the player must play ALL his cards that season. (Place a “Card

Held” marker on the Year track as a reminder.) ~ A player’s held

card counts against next turn’s hand size.

If a player has expended all his cards—or held his last card—

while his opponent has two or more remaining, the opponent

plays his cards one after another until finished.

B. Late Season

B.1 Deal Cards. Same as Early Season.

B.2 Action Phases. Same as Early Season.

B.3 Indians & Leaders Go Home. Any Indian units NOT in

friendly fortification spaces Go Home [10.4]. Also, any leaders

in wilderness or mountain without troops or fortifications are

placed in the nearest friendly fortification.

B.4 Remove Raided Markers. Award half a victory point for

each “Raided” marker on the map to the side that placed it,

rounding totals up [10.3.1 and 13.2.2], then remove all Raided

markers from the map.

B.5 Winter Attrition. Units in stacks meeting certain conditions

lose steps [11.0].

B.6 Victory Check. Check to see if the game has ended because

victory conditions were met [13.1] or the last year of the scenario

has been played. Otherwise, begin another year.


5.1 General

The cards are the “engine” that drives a game of WILDERNESS

WAR. The players initiate movement, combat, construction, and

a variety of special events through the play of cards.

5.11 All cards are usable by both players for activation of leaders

and units or for construction.

5.12 Red symbol cards are usable as Events only by the British,

while blue cards are Events used by the French. A card with a red

and blue symbol is usable as an Event by either player.

5.13 Events with brown backgrounds around their name are play-

able as response cards during the middle of an Action Phase.

5.2 Card Deck

5.21 Both players are dealt cards from a single, facedown draw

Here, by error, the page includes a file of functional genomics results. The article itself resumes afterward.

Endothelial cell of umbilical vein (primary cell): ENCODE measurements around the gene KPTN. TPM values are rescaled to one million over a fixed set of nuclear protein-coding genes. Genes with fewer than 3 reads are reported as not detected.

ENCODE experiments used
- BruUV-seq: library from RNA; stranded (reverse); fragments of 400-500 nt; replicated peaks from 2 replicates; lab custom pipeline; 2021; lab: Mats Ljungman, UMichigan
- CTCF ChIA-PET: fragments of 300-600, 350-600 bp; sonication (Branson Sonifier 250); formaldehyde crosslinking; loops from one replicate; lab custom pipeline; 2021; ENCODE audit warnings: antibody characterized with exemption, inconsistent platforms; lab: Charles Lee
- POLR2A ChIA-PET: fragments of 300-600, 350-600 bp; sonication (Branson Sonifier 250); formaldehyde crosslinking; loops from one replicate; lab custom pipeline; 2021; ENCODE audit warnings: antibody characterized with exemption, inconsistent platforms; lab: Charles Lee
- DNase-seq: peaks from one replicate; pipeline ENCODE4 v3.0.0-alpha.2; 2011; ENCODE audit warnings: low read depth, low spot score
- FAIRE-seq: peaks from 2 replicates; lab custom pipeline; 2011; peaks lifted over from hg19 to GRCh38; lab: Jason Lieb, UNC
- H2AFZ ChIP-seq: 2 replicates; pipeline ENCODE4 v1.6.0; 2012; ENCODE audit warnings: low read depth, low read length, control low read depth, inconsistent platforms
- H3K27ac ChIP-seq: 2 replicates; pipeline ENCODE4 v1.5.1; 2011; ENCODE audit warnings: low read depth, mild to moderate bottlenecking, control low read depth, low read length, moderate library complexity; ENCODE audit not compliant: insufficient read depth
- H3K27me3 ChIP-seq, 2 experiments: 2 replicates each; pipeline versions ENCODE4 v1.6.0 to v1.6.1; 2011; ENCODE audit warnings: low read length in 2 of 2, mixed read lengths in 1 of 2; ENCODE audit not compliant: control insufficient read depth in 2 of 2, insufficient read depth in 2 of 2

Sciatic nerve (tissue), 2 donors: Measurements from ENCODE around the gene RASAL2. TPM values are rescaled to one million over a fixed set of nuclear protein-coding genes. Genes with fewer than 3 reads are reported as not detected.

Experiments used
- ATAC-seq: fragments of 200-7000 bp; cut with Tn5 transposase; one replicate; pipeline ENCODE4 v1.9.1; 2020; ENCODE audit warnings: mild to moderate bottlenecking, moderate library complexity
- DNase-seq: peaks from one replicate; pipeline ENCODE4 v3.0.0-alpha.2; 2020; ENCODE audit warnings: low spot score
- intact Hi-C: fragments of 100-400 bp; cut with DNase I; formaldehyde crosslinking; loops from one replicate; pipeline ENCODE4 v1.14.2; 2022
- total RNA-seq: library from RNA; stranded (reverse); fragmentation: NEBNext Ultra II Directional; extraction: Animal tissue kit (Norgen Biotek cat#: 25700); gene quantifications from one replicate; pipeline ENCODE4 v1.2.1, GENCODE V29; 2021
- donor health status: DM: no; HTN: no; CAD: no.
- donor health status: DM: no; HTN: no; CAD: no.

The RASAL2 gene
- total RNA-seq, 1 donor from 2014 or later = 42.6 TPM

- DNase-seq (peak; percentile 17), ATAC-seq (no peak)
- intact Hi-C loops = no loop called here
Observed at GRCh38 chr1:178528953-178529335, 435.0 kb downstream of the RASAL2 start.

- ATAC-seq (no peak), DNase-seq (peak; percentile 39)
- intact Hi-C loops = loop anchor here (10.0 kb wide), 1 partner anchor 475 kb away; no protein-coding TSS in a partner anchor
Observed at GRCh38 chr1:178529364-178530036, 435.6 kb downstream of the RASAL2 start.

pile. The scenario instructions state how many cards players


5.22 As cards are played, they are placed into a faceup discard

pile. Certain Events allow a player to draw a card from the discard

pile into his hand.

5.23 If a card which says “REMOVE” is played AS AN EVENT

(only), it is removed from the game rather than added to the

discard pile.

5.24 Players may inspect the number of cards left in the draw

pile, the number of cards in players’ hands, and which cards have

been discarded or removed from play.

5.25 If the draw pile runs out when more

cards are needed for the deal, or at the end of

any season in which the Surrender! card has

been played—whether or not for the Event

(and even if a player was forced to discard

it)—then reshuffle the discard pile and any

remaining undealt cards together.

PLAY NOTE: Upon playing the Surrender! card, place it face

up on the draw pile to serve as a reminder that the deck needs

to be reshuffled.

~ CLARIFICATION: If Surrender! hasn’t been played,

and there aren’t enough cards in the Draw Pile to refresh both

player’s hands, deal out the remaining cards in the Draw pile.

Then reshuffle the Discard Pile and deal enough cards to fill

both hands.

5.26 Card Options. During each Action Phase, the active player

plays a card and chooses one use—EITHER “activating” lead-

ers and/or units [5.3], OR carrying out construction of forts or

stockades [5.4], OR causing the card’s Event to occur [5.5].

Activation Value (#)

of Card

Event Color Symbol

This card has a red and blue

symbol and is usable as an

Event by either player.

Response Card

Brown Coloring

Event Text

Game of the French & Indian War

© 2010 GMT Games, LLC

5.3 Activation

5.31 Either side can use any card (regardless of colored symbol)

to activate leaders or units. Only activated leaders or units may

move, initiate combat, carry out sieges, or Raid. An individual

unit or leader may only be activated once per Action Phase.

5.32 Each card can be used to activate:

• Individual Auxiliary units and/or leaders moving alone totaling

up to the card’s number value. Indian units each count as only

HALF a unit toward this total, OR

• One Drilled Troops unit, regardless of the card’s number value,


• One force [5.3.4] under a leader with an Initiative rating equal

to or lower than the number value of the card.

EXAMPLES: The French player could use a 3-value card to

activate two Indian units plus one Coureurs unit plus any one

leader moving alone. A force led by a “1” leader could be acti-

vated with any value card. A force led by a “2” leader may only